People who drink diet sodas may think that skipping the extra calories from regular sodas gives them leeway to eat some extra dessert or a big steak dinner. Not so, says a new study published in the American Journal of Clinical Nutrition. People who drink diet sodas but eat a less healthful overall diet are more likely to develop metabolic syndrome, researchers find. However, those who eat a more healthful diet and drink diet sodas do not have a notably higher level of this risk factor than those who drink no soda whatsoever.
Metabolic syndrome takes into account factors such as abdominal fat, elevated blood sugar, low HDL (“good”) cholesterol, and high blood pressure. In an effort to study the relationship between this syndrome and dietary factors, researchers from the University of North Carolina at Chapel Hill analyzed two groups of young adults with qualitatively different diets. About 1,700 participants fell into the “prudent” diet category, eating more fruits, vegetables, fish, whole grains, milk, and nuts, while approximately 2,300 fit in the “Western” diet category, eating meats, sugars, and fried foods. Looking at the participants’ diet soda consumption, the researchers found that about 32 percent of the diet soda drinkers eating a Western diet developed metabolic condition, whereas only 20 percent of diet soda drinkers who consumed a so-called prudent diet had this condition. The participants who did not drink any soda at all and had a more healthful diet were slightly less likely to have metabolic condition; within this group the rate was about 18 percent.
While some researchers have conjectured that diet sodas might increase health risk factors, one study author, Dr. Kiyah Duffey, points out that this new research suggests “that it’s really the dietary pattern that’s driving this association with health.” She adds that “it’s not necessarily the diet beverage that is the problem.”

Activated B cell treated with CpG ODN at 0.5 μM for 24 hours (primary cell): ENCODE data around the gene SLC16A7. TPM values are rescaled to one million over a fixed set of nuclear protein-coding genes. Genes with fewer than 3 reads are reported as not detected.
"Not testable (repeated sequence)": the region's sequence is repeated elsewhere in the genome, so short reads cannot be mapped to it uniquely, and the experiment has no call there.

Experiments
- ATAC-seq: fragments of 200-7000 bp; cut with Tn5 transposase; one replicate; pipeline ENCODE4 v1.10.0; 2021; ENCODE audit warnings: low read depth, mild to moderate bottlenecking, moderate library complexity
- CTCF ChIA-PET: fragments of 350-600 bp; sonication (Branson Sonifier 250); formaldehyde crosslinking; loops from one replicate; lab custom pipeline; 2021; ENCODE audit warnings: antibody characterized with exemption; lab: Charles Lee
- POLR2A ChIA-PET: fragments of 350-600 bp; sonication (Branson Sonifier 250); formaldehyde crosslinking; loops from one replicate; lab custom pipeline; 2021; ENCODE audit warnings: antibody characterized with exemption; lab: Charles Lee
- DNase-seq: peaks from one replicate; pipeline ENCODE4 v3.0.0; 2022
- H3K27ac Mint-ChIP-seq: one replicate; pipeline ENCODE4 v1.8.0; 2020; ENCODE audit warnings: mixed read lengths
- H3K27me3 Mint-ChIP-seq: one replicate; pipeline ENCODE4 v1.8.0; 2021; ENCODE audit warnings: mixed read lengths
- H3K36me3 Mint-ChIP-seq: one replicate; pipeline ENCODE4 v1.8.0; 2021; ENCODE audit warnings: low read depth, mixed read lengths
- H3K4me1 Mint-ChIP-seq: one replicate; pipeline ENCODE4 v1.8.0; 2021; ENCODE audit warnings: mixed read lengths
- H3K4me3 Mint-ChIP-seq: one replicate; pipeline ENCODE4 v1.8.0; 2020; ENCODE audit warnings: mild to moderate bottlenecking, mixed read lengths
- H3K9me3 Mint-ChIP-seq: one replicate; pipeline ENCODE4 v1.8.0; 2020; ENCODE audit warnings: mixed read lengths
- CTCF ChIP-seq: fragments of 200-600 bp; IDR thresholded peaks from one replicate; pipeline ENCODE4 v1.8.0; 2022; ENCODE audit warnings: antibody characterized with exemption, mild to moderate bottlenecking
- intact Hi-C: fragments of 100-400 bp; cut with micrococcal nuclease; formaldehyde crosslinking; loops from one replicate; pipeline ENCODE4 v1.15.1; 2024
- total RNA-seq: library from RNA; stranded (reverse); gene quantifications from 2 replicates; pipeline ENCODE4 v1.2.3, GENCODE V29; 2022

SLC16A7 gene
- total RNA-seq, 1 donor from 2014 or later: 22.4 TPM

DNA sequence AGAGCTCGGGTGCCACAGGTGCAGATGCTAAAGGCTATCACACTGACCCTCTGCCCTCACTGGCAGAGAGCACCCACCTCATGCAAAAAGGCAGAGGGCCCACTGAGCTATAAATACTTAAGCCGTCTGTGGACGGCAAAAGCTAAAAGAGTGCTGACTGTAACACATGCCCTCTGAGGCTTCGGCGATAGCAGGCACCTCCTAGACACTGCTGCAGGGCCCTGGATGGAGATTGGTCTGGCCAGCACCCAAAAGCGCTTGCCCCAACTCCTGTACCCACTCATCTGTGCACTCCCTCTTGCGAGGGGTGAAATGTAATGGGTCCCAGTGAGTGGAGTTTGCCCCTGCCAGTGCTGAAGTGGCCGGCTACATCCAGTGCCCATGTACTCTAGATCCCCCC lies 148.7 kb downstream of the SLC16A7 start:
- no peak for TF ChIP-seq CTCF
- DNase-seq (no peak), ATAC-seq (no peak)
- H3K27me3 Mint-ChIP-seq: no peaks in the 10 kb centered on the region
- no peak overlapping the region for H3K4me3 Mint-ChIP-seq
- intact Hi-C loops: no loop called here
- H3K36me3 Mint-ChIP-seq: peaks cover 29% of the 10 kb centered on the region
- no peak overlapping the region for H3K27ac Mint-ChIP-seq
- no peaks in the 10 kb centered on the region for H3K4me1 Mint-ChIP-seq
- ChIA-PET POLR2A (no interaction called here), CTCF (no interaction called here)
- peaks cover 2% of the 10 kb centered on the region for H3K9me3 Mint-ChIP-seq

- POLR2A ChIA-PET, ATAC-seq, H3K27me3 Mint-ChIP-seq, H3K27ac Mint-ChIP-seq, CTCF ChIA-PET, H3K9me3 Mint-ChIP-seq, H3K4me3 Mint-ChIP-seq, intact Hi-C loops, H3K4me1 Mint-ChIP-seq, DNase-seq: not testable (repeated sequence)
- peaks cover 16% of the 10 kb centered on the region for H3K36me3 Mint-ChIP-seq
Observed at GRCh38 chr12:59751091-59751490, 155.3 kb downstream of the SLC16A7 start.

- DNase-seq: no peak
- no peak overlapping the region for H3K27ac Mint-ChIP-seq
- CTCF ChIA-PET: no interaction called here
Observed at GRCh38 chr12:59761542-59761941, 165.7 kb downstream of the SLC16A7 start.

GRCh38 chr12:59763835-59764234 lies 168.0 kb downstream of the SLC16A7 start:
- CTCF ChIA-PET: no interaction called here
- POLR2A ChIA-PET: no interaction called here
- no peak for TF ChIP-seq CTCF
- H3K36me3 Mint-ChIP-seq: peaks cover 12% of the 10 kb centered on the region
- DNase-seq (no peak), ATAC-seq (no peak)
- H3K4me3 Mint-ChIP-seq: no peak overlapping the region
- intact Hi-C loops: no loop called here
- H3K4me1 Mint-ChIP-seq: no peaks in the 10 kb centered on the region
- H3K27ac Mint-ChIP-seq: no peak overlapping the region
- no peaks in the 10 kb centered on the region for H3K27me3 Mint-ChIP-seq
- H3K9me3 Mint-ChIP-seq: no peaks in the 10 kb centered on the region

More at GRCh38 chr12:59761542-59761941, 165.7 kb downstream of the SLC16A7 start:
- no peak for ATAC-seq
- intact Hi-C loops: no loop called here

The study results came as no surprise to ACSH’s Dr. Ruth Kava. “These researchers have finally shown that the whole diet, not just what kind of soda a person drinks, is important,” she observes. “People who drink diet sodas but eat a Western diet may overindulge, and then drink diet soda to ‘make up’ for dietary indiscretions. Clearly, that’s not a way to maintain a healthy weight.”
ACSH’s Dr. Gilbert Ross couldn’t agree more. “When researchers see that people who drink diet sodas are more likely to be overweight, and then decide that drinking diet sodas makes them heavy, they are committing a classic epidemiological error,” he says. “What they are ignoring is the fact that people who drink diet sodas are making an effort to restrict their calories, meaning that they very likely have other risk factors, such as an otherwise high-calorie diet, that disposes them to a heavier weight.”